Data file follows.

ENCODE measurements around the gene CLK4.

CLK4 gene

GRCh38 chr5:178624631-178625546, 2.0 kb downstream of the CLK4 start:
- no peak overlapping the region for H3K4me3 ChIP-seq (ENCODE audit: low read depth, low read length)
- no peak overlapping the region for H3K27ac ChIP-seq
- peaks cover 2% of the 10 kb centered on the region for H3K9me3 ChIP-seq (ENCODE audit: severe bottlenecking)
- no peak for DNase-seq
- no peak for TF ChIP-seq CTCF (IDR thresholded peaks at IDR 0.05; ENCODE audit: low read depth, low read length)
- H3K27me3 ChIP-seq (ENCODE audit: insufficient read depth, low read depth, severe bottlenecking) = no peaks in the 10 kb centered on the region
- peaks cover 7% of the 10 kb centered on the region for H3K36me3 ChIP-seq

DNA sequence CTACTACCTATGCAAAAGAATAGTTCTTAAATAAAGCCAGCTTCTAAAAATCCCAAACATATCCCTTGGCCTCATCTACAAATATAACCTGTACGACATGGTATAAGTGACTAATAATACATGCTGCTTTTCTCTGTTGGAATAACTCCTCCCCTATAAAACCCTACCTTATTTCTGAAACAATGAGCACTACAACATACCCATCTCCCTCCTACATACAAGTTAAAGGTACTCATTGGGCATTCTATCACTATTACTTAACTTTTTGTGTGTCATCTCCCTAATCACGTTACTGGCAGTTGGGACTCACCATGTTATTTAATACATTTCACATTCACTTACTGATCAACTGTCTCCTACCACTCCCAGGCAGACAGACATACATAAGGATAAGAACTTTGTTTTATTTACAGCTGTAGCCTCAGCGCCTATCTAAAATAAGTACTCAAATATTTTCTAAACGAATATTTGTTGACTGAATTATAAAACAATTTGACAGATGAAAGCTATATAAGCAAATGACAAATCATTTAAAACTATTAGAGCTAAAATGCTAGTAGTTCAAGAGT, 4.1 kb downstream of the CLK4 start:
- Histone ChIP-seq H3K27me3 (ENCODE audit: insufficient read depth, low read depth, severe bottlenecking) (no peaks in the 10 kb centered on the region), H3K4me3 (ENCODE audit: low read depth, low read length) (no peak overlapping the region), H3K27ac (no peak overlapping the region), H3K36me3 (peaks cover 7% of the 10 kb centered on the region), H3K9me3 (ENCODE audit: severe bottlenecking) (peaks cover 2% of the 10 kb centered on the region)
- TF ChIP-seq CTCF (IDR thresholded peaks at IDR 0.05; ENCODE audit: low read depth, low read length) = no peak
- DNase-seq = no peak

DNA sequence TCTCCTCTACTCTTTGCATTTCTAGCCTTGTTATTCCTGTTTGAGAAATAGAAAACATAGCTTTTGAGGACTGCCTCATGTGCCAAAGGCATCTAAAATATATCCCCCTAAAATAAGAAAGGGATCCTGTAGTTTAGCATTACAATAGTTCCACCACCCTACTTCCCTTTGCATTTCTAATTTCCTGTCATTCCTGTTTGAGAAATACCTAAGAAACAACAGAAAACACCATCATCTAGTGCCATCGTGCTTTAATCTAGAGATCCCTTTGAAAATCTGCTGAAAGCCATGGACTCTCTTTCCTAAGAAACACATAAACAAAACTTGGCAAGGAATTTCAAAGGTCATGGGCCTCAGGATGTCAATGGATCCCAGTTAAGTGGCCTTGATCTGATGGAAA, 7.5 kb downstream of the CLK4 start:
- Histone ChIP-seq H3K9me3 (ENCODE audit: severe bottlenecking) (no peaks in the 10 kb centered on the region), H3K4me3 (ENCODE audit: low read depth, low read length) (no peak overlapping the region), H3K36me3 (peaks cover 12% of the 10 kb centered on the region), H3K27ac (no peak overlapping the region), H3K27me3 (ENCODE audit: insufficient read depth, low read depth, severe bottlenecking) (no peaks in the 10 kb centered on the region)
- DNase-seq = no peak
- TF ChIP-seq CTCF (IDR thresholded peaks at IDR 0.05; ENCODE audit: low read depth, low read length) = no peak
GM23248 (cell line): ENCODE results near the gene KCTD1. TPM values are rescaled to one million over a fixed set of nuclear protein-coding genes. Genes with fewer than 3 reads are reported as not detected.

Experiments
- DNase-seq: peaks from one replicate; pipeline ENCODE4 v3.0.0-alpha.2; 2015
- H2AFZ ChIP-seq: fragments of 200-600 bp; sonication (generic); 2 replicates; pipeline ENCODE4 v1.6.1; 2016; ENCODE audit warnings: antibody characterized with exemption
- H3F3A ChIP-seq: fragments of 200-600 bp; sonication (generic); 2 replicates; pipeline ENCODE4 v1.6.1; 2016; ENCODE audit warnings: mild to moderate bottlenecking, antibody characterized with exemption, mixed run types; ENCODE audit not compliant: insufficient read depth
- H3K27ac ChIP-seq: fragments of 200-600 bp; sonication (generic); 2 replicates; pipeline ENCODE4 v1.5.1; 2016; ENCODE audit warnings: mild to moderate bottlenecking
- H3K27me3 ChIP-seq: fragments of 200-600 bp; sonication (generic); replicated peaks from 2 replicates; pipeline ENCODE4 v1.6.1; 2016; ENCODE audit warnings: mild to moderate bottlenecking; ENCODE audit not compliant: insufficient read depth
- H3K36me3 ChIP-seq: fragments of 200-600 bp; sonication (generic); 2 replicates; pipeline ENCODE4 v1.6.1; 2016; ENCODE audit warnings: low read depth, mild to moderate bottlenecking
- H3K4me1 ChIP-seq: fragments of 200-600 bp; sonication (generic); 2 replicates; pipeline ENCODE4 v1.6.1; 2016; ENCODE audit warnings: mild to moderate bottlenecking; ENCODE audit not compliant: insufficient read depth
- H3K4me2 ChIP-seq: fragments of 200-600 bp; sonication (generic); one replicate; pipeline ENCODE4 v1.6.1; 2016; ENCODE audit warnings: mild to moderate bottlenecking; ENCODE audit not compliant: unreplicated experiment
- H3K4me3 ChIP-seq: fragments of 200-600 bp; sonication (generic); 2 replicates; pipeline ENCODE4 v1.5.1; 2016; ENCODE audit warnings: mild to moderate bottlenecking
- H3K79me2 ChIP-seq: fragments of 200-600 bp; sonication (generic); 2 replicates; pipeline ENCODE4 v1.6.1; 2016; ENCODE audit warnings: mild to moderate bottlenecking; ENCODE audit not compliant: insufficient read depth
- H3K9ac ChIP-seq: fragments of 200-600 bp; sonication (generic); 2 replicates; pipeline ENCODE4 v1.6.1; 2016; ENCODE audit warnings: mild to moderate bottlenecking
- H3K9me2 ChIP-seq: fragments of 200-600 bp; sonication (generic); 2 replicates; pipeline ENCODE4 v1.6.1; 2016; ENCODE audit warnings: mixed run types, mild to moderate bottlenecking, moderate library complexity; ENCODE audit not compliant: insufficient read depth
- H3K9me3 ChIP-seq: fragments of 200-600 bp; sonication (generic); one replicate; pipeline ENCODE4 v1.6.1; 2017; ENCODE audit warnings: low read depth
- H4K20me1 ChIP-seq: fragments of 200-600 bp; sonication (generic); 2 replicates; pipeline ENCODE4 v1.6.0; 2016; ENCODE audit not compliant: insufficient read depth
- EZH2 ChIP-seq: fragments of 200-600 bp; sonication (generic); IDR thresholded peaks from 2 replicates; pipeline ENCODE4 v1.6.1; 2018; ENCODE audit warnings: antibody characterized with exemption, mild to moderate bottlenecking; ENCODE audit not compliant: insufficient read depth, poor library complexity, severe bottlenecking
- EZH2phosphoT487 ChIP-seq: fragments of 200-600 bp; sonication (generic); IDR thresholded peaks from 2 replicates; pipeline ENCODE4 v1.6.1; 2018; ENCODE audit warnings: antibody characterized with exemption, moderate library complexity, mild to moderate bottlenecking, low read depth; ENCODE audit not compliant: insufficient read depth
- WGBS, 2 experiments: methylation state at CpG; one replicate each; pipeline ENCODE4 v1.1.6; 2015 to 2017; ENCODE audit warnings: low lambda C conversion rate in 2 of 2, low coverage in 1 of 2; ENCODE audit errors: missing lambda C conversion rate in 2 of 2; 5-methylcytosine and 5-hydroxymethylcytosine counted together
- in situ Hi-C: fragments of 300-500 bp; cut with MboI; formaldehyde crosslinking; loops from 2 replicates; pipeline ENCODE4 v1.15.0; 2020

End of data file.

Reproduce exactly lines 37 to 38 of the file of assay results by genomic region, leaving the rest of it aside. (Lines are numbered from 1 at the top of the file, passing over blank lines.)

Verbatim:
- WGBS, 2 experiments: methylation state at CpG; one replicate each; pipeline ENCODE4 v1.1.6; 2015 to 2017; ENCODE audit warnings: low lambda C conversion rate in 2 of 2, low coverage in 1 of 2; ENCODE audit errors: missing lambda C conversion rate in 2 of 2; 5-methylcytosine and 5-hydroxymethylcytosine counted together
- in situ Hi-C: fragments of 300-500 bp; cut with MboI; formaldehyde crosslinking; loops from 2 replicates; pipeline ENCODE4 v1.15.0; 2020